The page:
Your Halfway NFL Update: The Kids are Alright.



So if our readership stats are right, you’re Australian (and my mum). At some stage of your life you’ve probably said something like ‘Grid Iron is so boring’ or ‘why do they all wear pads?’

Forget that mess. You love the American Football – or as it is known, the National Football League (NFL). The NFL is great because a) it is sport, b) it makes Monday at work bearable as I stare at my phone instead of working, and c) it is endlessly and breathlessly analysed in what is often a highly intelligent manner. This is in stark contrast to Australian Football (of all codes), in which nuffies who once played the game can’t be bothered (or are unable – Brad Fittler I’m looking at you) to explain the finer intricacies of the game, so rely on clichés like ‘these boys are all effort’ and ‘they’re really getting stuck in’. Trying hard doesn’t matter in the NFL; because no matter how hard you try, if the people across from you have a better strategy, or are more talented, or are better athletes, you’re screwed.

So far the NFL season has gone largely as expected. Despite a hammering on Sunday, the Denver Broncos are on track to make it back to the Superbowl. The team that hammered them, the New England Patriots, continues it’s now 13 years of excellence, a run so sustained and impressive that you can’t help but love them. The Seattle Seahawks, last year’s champions, are having some problems replicating last year’s success, but they’ll be back in the playoffs and have the talent to make another run. The Raiders, Jaguars, Rams, Titans and Texans all pretty much suck in the way everyone thought they’d suck before the season.

But there is something that has piqued our interest recently. Over the last two weeks, one of the game’s most renowned franchises[1] has unleashed a display of offensive football that suddenly and surprisingly not only puts it among the elite offences in the competition, but in history. Over the last two weeks, Ben Roethlisberger[2] has broken the record for most touchdown passes over two games, unleashing twelve touchdowns in two weeks against actually good teams. For a team that prior to the season was considered at best an also-ran in the AFC[3], there is now discussion as to whether Roethlisberger may be the MVP of the league.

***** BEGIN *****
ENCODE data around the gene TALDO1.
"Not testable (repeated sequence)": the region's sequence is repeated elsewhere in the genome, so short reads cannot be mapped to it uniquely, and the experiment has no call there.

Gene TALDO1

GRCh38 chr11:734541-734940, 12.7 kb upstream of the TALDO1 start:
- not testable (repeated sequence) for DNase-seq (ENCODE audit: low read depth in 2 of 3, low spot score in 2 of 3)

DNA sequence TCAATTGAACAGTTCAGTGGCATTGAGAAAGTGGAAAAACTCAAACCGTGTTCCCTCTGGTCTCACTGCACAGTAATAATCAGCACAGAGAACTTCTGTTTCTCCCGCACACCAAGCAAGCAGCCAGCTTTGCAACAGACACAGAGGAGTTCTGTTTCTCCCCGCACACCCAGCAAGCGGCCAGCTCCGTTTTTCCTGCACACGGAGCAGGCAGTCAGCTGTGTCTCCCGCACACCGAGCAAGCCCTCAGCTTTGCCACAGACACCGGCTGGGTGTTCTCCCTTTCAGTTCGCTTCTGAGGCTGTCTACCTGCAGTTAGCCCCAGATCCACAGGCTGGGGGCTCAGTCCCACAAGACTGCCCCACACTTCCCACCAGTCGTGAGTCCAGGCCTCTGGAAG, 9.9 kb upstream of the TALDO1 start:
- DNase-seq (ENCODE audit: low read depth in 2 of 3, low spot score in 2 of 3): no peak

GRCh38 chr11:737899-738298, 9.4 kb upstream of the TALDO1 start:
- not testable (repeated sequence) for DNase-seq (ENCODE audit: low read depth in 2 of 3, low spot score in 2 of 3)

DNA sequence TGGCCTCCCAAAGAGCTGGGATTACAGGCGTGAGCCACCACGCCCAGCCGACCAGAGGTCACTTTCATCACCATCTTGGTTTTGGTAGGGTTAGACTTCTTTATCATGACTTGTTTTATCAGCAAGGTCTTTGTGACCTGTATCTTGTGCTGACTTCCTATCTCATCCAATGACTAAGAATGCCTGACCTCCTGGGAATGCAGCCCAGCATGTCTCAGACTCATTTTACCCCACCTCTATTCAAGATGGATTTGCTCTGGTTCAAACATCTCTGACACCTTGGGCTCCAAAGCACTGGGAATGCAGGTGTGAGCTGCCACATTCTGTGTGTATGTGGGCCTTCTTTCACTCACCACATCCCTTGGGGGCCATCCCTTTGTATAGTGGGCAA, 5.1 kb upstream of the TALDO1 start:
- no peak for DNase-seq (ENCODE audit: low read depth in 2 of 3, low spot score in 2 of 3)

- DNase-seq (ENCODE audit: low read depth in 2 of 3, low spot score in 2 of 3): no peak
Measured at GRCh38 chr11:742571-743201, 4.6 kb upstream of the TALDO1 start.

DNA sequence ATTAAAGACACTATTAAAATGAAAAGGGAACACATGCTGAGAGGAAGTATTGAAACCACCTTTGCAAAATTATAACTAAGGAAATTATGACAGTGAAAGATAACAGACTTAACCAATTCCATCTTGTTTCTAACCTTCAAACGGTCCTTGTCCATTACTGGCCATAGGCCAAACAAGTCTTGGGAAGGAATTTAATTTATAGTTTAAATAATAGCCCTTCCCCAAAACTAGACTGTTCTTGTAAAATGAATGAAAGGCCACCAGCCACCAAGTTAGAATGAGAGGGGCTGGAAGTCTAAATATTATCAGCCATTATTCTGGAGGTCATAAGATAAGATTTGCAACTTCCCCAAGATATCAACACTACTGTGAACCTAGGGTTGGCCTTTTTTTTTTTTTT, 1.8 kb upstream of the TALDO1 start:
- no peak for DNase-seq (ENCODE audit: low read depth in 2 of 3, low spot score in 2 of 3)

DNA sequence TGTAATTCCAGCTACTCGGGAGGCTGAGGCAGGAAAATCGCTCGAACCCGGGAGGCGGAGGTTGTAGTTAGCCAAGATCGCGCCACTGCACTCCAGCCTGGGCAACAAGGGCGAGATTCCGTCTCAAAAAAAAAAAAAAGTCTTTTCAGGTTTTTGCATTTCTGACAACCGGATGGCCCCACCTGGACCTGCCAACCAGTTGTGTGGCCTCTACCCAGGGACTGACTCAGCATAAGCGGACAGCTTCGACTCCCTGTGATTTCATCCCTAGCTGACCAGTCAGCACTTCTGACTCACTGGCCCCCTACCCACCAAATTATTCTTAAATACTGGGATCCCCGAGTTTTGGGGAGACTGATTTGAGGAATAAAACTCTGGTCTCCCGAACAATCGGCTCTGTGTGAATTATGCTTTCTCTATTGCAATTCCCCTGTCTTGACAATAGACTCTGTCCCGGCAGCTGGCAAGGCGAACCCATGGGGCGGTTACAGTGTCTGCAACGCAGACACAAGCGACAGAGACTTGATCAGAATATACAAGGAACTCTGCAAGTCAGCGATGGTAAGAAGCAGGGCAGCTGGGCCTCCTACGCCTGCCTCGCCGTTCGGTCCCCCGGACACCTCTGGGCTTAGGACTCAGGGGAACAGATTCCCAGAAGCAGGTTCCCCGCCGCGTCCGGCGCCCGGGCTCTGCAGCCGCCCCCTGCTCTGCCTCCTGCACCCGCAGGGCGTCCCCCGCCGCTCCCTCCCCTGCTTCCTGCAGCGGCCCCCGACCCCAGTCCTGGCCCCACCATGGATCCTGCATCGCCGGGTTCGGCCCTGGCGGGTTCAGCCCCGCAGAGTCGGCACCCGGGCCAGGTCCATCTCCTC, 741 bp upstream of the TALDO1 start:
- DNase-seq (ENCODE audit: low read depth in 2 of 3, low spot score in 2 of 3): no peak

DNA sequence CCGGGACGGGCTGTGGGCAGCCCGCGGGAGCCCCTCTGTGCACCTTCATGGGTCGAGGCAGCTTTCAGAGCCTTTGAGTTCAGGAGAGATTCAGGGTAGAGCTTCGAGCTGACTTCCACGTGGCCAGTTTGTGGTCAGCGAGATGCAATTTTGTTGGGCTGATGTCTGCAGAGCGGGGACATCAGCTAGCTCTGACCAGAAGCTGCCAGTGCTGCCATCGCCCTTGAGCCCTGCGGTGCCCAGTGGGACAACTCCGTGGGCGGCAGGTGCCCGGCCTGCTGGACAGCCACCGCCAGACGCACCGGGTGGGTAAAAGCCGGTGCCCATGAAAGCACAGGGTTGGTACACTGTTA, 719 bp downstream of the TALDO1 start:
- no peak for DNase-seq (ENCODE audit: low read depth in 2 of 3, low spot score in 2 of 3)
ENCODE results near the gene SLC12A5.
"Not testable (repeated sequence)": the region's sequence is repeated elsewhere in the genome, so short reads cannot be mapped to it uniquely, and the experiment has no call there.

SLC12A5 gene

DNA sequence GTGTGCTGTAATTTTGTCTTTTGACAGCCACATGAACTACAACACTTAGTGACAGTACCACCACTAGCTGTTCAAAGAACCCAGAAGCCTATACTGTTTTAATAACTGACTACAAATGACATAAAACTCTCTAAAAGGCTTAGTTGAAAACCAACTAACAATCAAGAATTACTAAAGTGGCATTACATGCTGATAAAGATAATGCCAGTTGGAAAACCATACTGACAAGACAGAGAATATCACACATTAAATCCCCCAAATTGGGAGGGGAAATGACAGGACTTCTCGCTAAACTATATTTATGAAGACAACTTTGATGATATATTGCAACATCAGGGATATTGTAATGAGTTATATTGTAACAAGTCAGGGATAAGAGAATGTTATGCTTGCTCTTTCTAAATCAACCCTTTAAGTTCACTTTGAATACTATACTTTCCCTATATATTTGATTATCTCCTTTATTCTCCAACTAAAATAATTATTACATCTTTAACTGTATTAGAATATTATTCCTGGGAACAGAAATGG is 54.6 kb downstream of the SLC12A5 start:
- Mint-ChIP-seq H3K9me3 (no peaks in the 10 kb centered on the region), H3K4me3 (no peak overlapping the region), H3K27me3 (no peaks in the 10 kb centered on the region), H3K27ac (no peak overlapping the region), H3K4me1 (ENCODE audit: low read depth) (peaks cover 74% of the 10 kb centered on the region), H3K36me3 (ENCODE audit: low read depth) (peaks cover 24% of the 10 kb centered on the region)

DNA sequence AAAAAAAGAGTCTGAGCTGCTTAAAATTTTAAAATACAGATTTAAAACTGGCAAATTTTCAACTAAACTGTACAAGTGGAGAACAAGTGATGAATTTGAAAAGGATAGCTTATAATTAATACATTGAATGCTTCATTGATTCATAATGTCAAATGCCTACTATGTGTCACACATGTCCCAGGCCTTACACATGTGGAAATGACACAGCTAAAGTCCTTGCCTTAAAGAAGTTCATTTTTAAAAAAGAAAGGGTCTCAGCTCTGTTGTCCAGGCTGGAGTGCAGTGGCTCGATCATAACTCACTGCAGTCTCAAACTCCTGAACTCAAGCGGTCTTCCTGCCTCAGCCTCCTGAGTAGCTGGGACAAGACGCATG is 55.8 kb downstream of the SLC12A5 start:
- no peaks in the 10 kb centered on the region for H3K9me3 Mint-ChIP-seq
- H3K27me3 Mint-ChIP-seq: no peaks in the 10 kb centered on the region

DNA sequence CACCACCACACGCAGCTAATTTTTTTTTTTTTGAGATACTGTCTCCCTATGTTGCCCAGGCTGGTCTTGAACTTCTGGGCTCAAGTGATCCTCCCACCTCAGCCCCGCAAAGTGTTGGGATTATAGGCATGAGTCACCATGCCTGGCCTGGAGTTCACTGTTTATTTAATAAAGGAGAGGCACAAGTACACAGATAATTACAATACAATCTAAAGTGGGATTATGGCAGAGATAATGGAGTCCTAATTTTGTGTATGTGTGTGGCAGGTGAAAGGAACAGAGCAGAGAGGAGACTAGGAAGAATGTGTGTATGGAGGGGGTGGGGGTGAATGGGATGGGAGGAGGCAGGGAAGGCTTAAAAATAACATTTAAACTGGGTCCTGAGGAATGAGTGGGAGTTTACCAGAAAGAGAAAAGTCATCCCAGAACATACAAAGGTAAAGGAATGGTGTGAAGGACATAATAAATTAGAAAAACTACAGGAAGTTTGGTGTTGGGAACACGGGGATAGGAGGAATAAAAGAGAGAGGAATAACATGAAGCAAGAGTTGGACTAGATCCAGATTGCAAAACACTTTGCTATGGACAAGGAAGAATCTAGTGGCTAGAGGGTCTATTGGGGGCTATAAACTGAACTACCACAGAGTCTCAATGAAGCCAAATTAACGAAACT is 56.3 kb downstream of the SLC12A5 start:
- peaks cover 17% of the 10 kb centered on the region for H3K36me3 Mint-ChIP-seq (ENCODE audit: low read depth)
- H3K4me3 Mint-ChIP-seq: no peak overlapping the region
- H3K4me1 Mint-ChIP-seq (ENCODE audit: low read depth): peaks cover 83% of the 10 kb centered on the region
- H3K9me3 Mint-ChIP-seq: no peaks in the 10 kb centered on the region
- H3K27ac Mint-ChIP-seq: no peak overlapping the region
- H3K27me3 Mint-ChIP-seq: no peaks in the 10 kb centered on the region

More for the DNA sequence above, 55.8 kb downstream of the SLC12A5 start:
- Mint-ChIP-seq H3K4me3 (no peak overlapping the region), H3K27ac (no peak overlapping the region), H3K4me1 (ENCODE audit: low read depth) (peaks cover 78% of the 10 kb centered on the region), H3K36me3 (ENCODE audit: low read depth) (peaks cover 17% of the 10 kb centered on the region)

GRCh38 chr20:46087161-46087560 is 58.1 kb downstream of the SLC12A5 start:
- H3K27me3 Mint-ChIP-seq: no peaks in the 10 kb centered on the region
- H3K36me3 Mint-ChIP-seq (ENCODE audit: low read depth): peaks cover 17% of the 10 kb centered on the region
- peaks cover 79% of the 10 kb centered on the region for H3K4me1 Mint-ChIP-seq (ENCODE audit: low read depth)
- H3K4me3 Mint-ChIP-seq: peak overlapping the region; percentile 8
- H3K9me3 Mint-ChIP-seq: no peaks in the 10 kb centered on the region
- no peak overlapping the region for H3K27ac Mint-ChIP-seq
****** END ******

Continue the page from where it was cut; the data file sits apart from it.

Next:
How has this been done? Protection and drafting.

Protecting the quarterback is fundamental to a successful offence. If you can’t protect the quarterback, he won’t have either the time or the space to make successful throws. This year, the offensive line has been much improved, giving ‘Big Ben’ sufficient time to make throws to his receiver core.

And nowhere is the good drafting of the Steelers’ front office more obvious than in that receiver core. Number one receiver Antonio Brown, drafted by the team in the sixth round of the 2010 draft – has often been a lone hand in recent years – seemingly always coming down with 8 catches for 80+ yards each week. This year he has been even better, averaging over 100 yards a week. That the Steelers are able to get this kind of production out of a late round pick is a testament to the skill of the front office.

But over the last two years the Steelers have also added Marcus Wheaton (2013 draft) and Martavis Bryant (2014 draft). Bryant – primarily as a deep threat – and Wheaton have provided extra options for Roethlisberger, preventing defences from focusing on any one receiver. This has been more pronounced in the last few weeks as the rookie Bryant began to get more and more time on the field.

Together with the offensive line these newly drafted receivers has created an offence who’s success – for these two weeks at least – has never before been seen in the National Football League. It may not continue, but it will be fun to see if it does.

[1] Americans – why do you have to ruin everything fun by making it a business? Just call it a fucking team.

[2] Don’t look up his past. It’s a bit depressingly and allegedly rapey

[3] American Football Conference. Don’t worry, it’s easily distinguished from the NFC – National Football Conference. Not to mention the USAFC…no I just made that up.


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